May 28, 2023

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“We have begun to enter a revolutionary situation.” Russia’s elites are talking about a change in power

Top Russian officials and the Russian business elite are exhausted and depressed and expect the political and economic situation to worsen, according to the Washington Post.

“There are other problems on the battlefield,” an influential Moscow businessman told the source, adding that the missile strikes will not ease the looming crises in Russia.

In addition, there are increasing questions in the public space about how many missiles Russia still has in reserve, with a Russian state official saying that they are “running out.”

“Each step is worse than the last and yet it’s impossible not to move”

“No one is happy with the status quo,” the official said, adding: “It is clear that a military or political victory will not be possible. But no loss is possible. This turns into the situation in chess known as zugzwang, when each move is worse than the last and yet it is impossible not to move.”

The optimism of the summer when, according to a second state official, many in the country’s elite believed that “we will turn the wheel and find a way” has completely evaporated. “People see that there is no future,” he said.

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Zaporozhye nuclear power plant in Ukraine

The forced mobilization has already dealt a blow to Putin’s popularity, and when the bodies of reservists start returning from the front, the situation could get worse, the Moscow businessman said.

“In a few months, there will be a very negative dynamic in society”

“In a few months, there will be a very negative dynamic in Russia, a worsening of the mood in society,” he said, according to the quoted source.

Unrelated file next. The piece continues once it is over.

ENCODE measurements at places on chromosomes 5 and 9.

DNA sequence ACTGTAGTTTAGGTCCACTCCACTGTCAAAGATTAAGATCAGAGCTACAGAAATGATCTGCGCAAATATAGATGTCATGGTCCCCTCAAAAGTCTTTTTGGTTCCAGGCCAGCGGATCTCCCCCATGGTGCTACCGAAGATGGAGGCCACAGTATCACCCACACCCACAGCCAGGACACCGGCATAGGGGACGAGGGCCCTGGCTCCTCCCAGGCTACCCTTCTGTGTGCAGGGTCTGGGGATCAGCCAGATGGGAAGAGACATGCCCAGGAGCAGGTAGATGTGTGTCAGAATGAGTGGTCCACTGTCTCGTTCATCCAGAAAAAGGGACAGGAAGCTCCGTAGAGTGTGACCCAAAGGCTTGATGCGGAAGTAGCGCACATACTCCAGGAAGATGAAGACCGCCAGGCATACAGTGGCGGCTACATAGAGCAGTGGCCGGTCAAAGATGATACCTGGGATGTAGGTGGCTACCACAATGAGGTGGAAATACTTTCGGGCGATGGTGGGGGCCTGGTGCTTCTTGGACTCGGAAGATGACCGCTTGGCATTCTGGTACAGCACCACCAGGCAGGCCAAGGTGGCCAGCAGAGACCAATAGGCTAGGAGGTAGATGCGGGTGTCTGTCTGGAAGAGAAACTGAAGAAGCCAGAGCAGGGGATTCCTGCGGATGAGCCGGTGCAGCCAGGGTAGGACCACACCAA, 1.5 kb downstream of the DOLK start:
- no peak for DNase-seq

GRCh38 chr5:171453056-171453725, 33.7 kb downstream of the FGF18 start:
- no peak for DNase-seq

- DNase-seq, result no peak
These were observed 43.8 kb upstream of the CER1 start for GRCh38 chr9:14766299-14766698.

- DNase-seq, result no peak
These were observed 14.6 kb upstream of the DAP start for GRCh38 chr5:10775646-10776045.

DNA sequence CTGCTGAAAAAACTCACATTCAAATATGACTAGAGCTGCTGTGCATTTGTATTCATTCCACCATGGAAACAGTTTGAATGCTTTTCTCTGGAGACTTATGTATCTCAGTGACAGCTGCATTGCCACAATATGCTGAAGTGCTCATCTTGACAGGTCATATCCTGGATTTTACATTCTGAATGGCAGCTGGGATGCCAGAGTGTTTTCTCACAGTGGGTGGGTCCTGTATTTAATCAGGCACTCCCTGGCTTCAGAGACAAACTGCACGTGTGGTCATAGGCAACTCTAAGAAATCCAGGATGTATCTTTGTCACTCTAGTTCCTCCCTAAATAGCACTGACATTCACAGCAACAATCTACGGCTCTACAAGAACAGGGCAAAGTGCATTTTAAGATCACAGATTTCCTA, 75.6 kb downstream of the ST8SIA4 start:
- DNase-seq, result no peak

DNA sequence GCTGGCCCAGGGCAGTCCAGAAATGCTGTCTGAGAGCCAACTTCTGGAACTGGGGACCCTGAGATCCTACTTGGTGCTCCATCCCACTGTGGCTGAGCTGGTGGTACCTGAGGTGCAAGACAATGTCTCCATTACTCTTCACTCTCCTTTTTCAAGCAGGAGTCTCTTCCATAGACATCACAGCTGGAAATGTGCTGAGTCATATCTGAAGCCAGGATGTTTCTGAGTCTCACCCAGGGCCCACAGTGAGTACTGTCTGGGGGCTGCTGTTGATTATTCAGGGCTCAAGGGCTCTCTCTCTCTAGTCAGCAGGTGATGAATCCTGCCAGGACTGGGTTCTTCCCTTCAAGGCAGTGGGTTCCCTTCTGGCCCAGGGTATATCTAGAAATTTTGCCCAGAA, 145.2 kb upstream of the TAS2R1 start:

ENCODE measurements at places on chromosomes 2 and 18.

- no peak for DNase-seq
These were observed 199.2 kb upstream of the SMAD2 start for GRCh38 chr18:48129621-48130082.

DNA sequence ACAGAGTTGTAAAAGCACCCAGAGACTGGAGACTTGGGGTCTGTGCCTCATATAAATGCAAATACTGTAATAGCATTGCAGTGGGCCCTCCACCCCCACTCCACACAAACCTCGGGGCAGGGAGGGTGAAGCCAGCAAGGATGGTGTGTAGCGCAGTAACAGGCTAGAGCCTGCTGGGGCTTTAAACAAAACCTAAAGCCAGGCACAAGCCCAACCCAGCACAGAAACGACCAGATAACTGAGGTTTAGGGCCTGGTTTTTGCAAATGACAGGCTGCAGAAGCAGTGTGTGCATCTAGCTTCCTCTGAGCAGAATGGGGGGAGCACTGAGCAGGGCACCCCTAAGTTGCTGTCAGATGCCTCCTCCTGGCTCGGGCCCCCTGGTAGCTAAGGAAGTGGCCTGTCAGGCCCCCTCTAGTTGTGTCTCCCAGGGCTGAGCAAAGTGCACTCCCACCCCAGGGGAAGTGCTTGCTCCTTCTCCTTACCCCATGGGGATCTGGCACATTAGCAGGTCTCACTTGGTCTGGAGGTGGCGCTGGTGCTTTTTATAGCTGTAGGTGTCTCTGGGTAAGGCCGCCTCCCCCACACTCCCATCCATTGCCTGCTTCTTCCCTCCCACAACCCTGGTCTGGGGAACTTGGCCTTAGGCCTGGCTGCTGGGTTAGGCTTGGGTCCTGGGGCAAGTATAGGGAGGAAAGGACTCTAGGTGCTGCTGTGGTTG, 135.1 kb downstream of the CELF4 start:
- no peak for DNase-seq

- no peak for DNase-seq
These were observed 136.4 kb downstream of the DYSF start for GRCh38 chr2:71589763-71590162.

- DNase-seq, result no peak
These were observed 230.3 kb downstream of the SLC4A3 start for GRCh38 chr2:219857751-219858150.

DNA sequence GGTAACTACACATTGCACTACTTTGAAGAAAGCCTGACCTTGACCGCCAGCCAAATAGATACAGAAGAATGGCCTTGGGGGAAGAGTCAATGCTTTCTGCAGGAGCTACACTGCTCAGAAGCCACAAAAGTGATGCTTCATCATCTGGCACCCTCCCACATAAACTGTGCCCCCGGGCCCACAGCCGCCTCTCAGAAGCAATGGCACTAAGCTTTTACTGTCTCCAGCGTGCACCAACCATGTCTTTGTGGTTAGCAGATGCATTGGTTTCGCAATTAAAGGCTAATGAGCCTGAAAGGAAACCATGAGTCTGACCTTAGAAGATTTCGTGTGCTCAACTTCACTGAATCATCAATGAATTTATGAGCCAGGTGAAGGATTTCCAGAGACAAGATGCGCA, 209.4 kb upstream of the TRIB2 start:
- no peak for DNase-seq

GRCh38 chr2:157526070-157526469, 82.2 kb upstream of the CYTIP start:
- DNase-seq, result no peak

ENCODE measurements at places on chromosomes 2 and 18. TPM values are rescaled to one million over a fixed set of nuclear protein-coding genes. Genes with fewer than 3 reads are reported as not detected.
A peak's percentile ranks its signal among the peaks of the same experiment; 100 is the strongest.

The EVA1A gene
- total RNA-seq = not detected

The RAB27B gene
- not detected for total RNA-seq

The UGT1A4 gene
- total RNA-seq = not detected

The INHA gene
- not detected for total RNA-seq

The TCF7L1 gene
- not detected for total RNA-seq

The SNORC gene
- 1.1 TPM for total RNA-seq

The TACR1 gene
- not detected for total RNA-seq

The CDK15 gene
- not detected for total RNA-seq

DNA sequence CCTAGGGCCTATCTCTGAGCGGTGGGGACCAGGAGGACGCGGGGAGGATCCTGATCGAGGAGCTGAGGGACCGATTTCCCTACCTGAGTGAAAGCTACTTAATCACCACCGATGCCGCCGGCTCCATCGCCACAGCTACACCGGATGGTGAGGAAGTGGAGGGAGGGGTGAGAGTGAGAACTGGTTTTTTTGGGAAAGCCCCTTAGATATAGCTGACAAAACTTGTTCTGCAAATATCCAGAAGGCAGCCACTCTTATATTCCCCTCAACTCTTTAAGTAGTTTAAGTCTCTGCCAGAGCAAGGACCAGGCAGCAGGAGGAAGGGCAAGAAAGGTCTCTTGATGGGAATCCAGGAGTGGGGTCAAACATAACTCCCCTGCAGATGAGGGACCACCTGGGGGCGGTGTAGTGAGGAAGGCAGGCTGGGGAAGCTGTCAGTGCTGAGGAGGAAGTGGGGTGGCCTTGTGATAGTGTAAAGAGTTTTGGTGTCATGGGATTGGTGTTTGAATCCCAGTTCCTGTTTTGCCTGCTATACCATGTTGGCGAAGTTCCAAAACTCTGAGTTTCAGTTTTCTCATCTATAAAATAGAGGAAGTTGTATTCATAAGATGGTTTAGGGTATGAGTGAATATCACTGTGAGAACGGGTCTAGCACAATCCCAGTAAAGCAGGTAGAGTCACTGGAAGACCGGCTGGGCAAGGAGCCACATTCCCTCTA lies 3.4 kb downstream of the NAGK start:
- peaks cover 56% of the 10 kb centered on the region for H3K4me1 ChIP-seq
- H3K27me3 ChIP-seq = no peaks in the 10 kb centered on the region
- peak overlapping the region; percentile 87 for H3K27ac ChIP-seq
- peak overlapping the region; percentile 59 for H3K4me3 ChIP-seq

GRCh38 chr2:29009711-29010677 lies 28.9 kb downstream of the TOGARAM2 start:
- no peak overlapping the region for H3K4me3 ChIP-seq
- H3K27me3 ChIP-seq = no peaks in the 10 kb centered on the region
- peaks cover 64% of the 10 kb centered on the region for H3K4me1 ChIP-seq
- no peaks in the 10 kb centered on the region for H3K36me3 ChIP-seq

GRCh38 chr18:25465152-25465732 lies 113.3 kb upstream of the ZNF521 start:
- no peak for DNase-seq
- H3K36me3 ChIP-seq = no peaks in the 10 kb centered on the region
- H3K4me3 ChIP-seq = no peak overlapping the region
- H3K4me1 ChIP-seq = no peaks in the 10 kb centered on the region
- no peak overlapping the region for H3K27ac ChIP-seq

“Putin’s arsenal of possible actions is very limited,” said Sergei Aleksashenko, a former deputy governor of the Russian Central Bank who now lives in exile in the United States. “Other than hitting civilian infrastructure, he only has the option of using a tactical nuclear weapon. If the Ukrainian counterattack continues, the question ‘What do we do now?’ it remains before Putin,” he added.

But few in Moscow say Putin will resort to launching a tactical nuclear attack, despite the Kremlin’s claims, the Moscow businessman said, because “then he won’t have any cards” and China could block that kind of escalation . “This is a Pandora’s box that the Chinese don’t want to open,” he said.

Sanctions are starting to hit Russia’s economy harder

Economists and company executives say the sanctions are starting to hit the Russian economy harder, with budget cuts already being imposed – while a proposed price cap to be imposed by the Group of Seven nations on Russian oil sales starting in December would be a extra hit. The Russian president “will run out of money. He needs money to pay Iran and North Korea for weapons. But we will see a completely new reality in December,” said Serghei Guriev, rector at Sciences Po University in Paris.

Amid increasingly tough sanctions, every bit of bad news on the front is another blow to the Russian economy, a second member of Moscow’s business elite said, according to the Washington Post.

“All businesses are suffering from what is happening. Everyone has frozen their investment plans,” he said.

The earlier belief that Russia could reroute trade flows from the West through China, Kazakhstan and India is melting fast, two business executives said. Kazakhstan began blocking cargo carrying European goods to Russia, while the Chinese also began stopping certain shipments.

“The mood is very bad”

“Everyone is completely frustrated. The mood is very bad,” said a third Russian businessman.

Members of Moscow’s elite are starting to talk about potential leadership change in a way they haven’t before in more than 20 years of Putin’s rule — though no one can say how or when that would happen. this could happen.

“We have started to enter a revolutionary situation,” the first state official quoted said. “Everyone is waiting for something other than what is happening now: another leadership, another war. The Falcons want tougher action. Pigeons don’t want war at all. The time is ripe for a change in the political system. But how it will happen, I don’t know,” he concluded.

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